The National Laboratory of Science and Technology of Bioethanol (CTBE), just inaugurated in the city of Campinas (State of S. Paulo), on January 22, 2010, will be the coordination center for researches on the production of bioethanol, from the plantation to the development of automotive motors.
CTBE is born from a study conceived in 2007 about the challenges for the production of ethanol in Brazil for the next 15 years. One of its targets was to answer if it would be possible to multiply by ten - but in a sustainable way - the current production of ethanol, until 2015. The future amount would be equal to 250 billion annual liters, which should be enough to replace 10% of the gasoline consumed in the planet.
“Many of the identified obstacles demand investments in science to solve them”, says Marco Aurélio Pinheiro Lima, director of the new laboratory.
CTBE will gather the efforts of public research institutions and private laboratories from the whole country that already work on bioethanol. This wide effort is also the aim of the Research program in Bioenergy (BIOEN) financed by The State of São Paulo Research Foundation (FAPESP).
The BIOEN Program will support the laboratory infrastructure, explains Prof. Marcos Buckeridge, at University of São Paulo, who is both scientific director of CTBE and coordinator of BIOEN Biomass division.
“We are creating a Brazilian system for bioenergies that will gather the researches of an elite of specialists that are dispersed throughout the country”, announces Buckeridge.
The laboratory has counted on investments of R$ 69 million, and is already developing researches, many of them with the support of Fapesp, that already invested about of R$ 2 million. Currently with 60 employees, CTBE should hire 170 until 2013.
At the inauguration, the new institution has already signed cooperation agreements with the he Brazilian Agricultural Research Corporation (Embrapa), the London Imperial College (UK) and the Lund University (Sweden).
The efforts of the research of CTBE will be concentrated in the development of the ethanol of second generation, produced from sugarcane cellulose. Although corresponding to two thirds of the available biomass, sugarcane pulp and straw are not yet enough used.
Buckeridge explains that breaking the cellulose wall is at the core of research at CTBE. The enzymes that may help in the biological decomposition will thoroughly be studied at the laboratories.
CTBE is neighbour to two other laboratories in Campinas: the Brazilian Synchrotron Light Laboratory (LNLS) and the National Biosciences Laboratory (LNBio). “Be close to these facilities gives us access to cutting edge resources such as the Synchrotron Light ring that helps to unmask the structure of the enzymes, and to specific bioinformatics software developed by LNBio”, Buckeridge says. The bioethanol researchers will be able to test their results under industrial structure at CTBE, thus adapting the academic research to the needs of industry.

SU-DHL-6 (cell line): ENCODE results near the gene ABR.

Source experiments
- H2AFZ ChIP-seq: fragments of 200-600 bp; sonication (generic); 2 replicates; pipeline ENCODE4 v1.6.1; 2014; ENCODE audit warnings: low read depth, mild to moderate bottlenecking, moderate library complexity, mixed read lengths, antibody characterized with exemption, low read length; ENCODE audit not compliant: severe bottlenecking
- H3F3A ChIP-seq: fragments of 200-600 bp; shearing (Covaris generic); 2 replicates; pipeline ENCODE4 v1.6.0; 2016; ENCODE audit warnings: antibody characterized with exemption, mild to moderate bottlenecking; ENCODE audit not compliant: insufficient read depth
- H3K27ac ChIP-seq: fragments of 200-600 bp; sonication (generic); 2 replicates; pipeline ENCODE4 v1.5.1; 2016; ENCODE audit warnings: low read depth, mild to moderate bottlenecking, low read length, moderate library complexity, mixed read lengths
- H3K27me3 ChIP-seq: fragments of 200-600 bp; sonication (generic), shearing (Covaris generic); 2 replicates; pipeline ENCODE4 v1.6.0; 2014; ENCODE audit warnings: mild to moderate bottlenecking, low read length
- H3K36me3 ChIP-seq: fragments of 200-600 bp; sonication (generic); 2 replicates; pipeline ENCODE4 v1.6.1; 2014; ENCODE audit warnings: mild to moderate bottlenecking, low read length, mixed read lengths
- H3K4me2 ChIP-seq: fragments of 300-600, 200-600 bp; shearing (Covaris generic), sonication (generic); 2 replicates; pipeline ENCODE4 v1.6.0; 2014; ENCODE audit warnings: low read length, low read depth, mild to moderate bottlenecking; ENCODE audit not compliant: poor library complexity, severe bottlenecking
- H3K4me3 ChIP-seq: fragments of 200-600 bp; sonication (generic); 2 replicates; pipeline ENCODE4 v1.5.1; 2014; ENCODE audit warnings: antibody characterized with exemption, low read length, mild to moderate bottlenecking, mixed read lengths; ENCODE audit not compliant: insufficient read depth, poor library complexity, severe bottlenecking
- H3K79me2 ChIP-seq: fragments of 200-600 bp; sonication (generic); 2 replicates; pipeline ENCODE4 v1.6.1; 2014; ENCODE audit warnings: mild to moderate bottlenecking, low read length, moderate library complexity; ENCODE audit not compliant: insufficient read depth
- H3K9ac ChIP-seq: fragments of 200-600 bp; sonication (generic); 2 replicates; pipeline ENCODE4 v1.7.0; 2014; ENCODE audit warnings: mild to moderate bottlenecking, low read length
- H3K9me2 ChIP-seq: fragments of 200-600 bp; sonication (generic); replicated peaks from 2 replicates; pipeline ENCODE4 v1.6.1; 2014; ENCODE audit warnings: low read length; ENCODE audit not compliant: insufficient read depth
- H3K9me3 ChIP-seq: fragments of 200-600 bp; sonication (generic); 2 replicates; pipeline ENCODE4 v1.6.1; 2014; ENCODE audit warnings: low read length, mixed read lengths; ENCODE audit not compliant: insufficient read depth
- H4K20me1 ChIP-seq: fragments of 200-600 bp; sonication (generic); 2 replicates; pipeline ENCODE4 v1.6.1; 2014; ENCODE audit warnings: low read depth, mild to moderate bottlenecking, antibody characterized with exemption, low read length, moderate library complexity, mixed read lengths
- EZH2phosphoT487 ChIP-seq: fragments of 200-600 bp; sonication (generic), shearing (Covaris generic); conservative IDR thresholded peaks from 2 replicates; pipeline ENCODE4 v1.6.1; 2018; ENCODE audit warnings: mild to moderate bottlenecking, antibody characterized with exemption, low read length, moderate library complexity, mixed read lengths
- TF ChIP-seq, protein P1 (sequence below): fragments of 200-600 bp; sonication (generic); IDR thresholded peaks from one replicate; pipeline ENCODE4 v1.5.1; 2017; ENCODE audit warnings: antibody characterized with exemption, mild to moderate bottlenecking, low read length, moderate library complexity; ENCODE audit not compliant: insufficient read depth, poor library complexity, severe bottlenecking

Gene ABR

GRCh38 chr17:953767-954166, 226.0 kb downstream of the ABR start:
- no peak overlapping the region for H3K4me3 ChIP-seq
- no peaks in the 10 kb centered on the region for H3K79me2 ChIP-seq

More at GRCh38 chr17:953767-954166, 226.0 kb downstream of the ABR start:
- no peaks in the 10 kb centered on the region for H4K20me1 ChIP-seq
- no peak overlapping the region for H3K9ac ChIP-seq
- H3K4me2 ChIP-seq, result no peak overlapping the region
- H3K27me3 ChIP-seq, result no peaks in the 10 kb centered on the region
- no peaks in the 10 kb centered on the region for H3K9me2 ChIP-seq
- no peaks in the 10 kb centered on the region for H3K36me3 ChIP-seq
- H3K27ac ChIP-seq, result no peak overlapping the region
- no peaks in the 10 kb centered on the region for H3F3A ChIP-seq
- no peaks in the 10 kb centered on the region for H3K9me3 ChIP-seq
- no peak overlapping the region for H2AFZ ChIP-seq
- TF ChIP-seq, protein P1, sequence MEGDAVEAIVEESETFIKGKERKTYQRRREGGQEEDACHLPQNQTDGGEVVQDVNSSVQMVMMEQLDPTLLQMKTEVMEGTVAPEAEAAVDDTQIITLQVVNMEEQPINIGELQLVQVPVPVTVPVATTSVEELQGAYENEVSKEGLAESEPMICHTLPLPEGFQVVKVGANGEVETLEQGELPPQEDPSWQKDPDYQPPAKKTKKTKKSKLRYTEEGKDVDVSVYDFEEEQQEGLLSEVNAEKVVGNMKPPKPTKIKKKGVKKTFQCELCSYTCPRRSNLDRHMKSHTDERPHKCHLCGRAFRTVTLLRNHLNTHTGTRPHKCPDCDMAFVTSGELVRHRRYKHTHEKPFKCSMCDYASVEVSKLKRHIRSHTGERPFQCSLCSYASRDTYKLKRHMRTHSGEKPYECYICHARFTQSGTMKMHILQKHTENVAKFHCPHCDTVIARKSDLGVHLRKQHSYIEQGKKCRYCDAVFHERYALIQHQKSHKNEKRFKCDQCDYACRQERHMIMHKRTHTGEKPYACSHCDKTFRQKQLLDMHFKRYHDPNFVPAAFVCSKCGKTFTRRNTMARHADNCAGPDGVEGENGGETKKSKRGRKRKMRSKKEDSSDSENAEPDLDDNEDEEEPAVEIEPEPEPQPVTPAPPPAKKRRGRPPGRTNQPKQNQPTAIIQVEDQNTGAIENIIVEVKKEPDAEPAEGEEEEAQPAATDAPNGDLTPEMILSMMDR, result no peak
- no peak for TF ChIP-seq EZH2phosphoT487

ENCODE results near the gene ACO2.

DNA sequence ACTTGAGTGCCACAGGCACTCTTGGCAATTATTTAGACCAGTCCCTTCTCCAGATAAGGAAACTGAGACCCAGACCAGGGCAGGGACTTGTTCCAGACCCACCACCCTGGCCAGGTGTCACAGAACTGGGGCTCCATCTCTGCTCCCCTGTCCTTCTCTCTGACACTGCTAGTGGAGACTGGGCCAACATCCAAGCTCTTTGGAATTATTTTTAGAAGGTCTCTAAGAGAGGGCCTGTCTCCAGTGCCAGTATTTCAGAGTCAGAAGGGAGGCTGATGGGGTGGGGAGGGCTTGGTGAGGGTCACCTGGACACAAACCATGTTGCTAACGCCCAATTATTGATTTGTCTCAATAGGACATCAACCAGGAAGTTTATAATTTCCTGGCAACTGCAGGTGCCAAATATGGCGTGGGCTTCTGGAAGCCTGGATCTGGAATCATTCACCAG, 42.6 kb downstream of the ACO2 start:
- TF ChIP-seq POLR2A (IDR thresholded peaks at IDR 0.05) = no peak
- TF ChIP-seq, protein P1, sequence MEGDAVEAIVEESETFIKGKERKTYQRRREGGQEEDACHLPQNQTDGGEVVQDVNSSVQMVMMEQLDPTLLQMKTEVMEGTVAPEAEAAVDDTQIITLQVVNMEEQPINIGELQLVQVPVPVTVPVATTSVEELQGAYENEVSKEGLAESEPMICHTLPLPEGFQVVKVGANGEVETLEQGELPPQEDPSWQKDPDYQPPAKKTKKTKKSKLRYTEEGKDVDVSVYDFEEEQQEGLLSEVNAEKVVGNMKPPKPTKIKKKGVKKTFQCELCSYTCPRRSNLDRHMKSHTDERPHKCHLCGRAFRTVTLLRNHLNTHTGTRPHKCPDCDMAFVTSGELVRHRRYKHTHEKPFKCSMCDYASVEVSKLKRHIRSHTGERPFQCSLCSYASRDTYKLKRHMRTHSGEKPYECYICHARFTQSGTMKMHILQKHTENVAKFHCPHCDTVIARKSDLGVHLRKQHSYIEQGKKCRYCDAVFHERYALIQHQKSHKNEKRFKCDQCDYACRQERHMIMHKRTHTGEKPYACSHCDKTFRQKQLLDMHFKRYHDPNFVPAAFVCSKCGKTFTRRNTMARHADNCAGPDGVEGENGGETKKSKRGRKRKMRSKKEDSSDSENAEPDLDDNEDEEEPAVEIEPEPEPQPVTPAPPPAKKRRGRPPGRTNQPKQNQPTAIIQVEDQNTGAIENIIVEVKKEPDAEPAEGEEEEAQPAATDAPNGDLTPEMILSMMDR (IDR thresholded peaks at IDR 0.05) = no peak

LNBio, LNLS and CTBE will be coordinated by an the recently-created the National Center of Research in Energy and Materials (CNPEM), under the direction of physicist Rogério Cerqueira Leite.
Sugarcane direct planting
Under the agreement with Embrapa, the two institutions will together invest in advanced technology, to guarantee the Brazilian production of sugarcane ethanol. The test for this cooperation will be the direct planting of sugarcane, from North to South of Brazil, believes Geraldo Eugênio de França, Embrapa’s CEO.
Direct planting is a technique of agricultural handling, used mainly in cereals fields, which spares the preparation of soil in the planting. Embrapa already works since more than three decades with this technique that reduces costs, keeps the soil nutrients and uses water in a more rational way.
The Agricultural Program of CTBE will develop studies on agricultural machines and low impact crop mechanization. Sugarcane diseases and reaction to herbicides in humid soil, as in direct planting situation, will be also submitted to research.
CTBE and Embrapa will study the impacts of the direct planting in cane in the most diverse climates, soils, rain volume and field administration. The first experiments should happen in plantations in the State of São Paulo. Then similar tests will be accomplished in other producing areas, such as the Cerrado and the coastal boards of the Northeast.
The collaboration between CTBE and Embrapa may continue in the production of enzymes for the hydrolysis of the cane pulp, biochemistry and physiology of plants, fixation of nitrogen and absorption of CO2 by the plant.
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